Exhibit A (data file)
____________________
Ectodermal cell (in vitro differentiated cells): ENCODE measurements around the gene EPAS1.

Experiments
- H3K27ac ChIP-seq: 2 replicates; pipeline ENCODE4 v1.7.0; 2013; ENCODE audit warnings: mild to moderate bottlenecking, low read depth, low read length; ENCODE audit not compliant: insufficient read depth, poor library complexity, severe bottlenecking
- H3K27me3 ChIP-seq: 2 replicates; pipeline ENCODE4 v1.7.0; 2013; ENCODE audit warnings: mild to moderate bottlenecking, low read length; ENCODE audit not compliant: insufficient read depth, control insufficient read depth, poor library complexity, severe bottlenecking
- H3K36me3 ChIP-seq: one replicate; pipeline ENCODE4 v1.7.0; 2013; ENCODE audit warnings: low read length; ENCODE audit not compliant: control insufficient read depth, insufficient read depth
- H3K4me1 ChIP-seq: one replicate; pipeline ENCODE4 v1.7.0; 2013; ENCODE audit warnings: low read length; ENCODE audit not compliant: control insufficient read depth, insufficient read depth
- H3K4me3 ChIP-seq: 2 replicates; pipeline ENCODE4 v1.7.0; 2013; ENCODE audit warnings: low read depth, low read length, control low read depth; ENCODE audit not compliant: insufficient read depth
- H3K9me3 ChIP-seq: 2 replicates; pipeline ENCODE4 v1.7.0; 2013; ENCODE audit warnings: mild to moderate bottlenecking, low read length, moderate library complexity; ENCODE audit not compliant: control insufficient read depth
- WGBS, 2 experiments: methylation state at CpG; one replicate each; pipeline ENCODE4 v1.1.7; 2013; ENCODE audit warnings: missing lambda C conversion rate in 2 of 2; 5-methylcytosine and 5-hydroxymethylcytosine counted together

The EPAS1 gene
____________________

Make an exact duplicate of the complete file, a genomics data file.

Ectodermal cell (in vitro differentiated cells): ENCODE measurements around the gene EPAS1.

Experiments
- H3K27ac ChIP-seq: 2 replicates; pipeline ENCODE4 v1.7.0; 2013; ENCODE audit warnings: mild to moderate bottlenecking, low read depth, low read length; ENCODE audit not compliant: insufficient read depth, poor library complexity, severe bottlenecking
- H3K27me3 ChIP-seq: 2 replicates; pipeline ENCODE4 v1.7.0; 2013; ENCODE audit warnings: mild to moderate bottlenecking, low read length; ENCODE audit not compliant: insufficient read depth, control insufficient read depth, poor library complexity, severe bottlenecking
- H3K36me3 ChIP-seq: one replicate; pipeline ENCODE4 v1.7.0; 2013; ENCODE audit warnings: low read length; ENCODE audit not compliant: control insufficient read depth, insufficient read depth
- H3K4me1 ChIP-seq: one replicate; pipeline ENCODE4 v1.7.0; 2013; ENCODE audit warnings: low read length; ENCODE audit not compliant: control insufficient read depth, insufficient read depth
- H3K4me3 ChIP-seq: 2 replicates; pipeline ENCODE4 v1.7.0; 2013; ENCODE audit warnings: low read depth, low read length, control low read depth; ENCODE audit not compliant: insufficient read depth
- H3K9me3 ChIP-seq: 2 replicates; pipeline ENCODE4 v1.7.0; 2013; ENCODE audit warnings: mild to moderate bottlenecking, low read length, moderate library complexity; ENCODE audit not compliant: control insufficient read depth
- WGBS, 2 experiments: methylation state at CpG; one replicate each; pipeline ENCODE4 v1.1.7; 2013; ENCODE audit warnings: missing lambda C conversion rate in 2 of 2; 5-methylcytosine and 5-hydroxymethylcytosine counted together

The EPAS1 gene